It has not been a good month in Ireland. May will be remembered for two main news stories; the first involving the crash of a school coach near Navan, County Meath which injured over forty schoolchildren and claimed the lives of six pupils all under the age of eighteen, and the second involving the abuse of elders in a private nursing home.
Let’s look at the youth for a moment. It is certain that lives could have been saved had the passengers all been wearing seat belts. They were not because it is, apparently, common practice for three youth to share a double seat. The reason? The State decided that it did not have enough monies to ensure that all coaches ferrying children were fitted out with adequate safety restraints. After the tragedy, the Minister for Education, Mary Hanafin, responded by stating she could understand the concerns of parents “but it was impossible to put seatbelts on each of the 3,000 buses that ferry 38,000 Irish schoolchildren every day”. When it comes to children, “impossible” should not be in the lexicon. We must consistently give this message to our politicians.
What is most maddening about this is the fact that our government recently wasted some “50,000,000 on an electronic voting system that simply did not work! If just a fraction of these monies had been spent on children's safety, there would be fewer grieving families and friends today. I remember reading in the mid 1990s that the cost of the death of a young person in Ireland could be quantified by actuaries into a figure of “980,000. Shame on that figure. There is no price on a child. There is no way truly to measure a child's worth.
And now to the elderly. It is estimated that some 2%-5% of older persons in nursing homes are abused. After the airing of an investigative news documentary (Primetime) on alleged abuse of older persons on Monday 30 May, 2005, The Irish Health Service Executive acknowledged shock and stated that it was “appalled at the conditions that were shown”. The Minister with responsibilities for the elderly, Mr Sean Power, said he was “deeply concerned at the content of the programme” and that it made for “disgraceful viewing”. Before this show was aired, I must confess that I was unaware that we even had a Minister with responsibility for the elderly, so low profile is his post.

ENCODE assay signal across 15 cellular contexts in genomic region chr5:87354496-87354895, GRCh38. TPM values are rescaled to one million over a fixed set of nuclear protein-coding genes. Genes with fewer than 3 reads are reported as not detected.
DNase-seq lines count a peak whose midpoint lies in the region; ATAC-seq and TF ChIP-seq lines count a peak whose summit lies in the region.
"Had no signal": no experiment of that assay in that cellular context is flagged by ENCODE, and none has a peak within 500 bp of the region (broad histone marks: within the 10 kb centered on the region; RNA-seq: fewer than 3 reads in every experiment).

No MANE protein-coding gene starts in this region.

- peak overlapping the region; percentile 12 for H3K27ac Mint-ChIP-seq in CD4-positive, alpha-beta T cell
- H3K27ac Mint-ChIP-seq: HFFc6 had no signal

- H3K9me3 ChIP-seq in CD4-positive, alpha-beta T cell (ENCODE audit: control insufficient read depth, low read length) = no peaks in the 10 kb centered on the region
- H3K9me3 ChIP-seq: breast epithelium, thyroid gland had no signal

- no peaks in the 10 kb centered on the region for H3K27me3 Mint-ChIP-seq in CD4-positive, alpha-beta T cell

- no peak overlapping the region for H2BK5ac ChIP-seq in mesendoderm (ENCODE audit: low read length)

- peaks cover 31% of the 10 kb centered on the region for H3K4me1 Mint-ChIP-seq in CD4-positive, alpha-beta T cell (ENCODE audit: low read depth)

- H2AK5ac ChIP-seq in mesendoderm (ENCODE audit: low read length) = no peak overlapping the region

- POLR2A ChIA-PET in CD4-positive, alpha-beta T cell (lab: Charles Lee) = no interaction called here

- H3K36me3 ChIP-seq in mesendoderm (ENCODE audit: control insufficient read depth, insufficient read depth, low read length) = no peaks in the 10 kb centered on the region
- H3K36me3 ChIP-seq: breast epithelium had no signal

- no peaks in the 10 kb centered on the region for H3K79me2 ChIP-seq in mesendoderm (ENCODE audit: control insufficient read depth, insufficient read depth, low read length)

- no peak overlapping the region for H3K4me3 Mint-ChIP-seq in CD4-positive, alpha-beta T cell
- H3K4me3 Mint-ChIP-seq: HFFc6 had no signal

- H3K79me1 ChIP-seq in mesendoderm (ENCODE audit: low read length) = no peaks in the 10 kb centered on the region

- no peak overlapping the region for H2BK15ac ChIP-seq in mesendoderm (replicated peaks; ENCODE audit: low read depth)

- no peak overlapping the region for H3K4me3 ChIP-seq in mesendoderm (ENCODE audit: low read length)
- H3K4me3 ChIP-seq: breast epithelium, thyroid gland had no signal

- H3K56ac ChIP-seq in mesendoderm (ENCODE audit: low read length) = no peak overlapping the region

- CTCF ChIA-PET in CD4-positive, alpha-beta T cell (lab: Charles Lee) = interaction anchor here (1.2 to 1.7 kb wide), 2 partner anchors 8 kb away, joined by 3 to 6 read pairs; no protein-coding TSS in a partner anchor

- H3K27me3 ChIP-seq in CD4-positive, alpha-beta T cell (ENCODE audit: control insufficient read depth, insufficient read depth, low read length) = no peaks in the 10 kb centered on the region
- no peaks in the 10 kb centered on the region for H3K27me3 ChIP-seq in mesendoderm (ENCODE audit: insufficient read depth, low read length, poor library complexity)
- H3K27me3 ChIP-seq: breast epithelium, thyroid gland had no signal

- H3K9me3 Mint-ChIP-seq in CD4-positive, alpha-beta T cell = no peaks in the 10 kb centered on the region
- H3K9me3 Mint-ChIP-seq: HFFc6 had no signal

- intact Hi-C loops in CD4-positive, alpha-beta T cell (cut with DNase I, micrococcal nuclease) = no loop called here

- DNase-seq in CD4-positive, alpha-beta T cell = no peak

A grain of hope
One positive thing to come out of this mess for the child and youth care sector was that the reporter who secretly taped the abusive environment is actually also a qualified care worker. This is a wonderful example of advocacy at its finest.
A full investigation into the alleged abuse will now
be conducted. All through today the radio airwaves have recounted
stories on the topic of elder abuse. In relation to the youth, a move is
underway to have all transport fitted out with appropriate safety
measures. And so it should be.
To paraphrase the Irish writer, Oscar Wilde, Let us not be known as a nation who know the price of everything and the value of nothing ...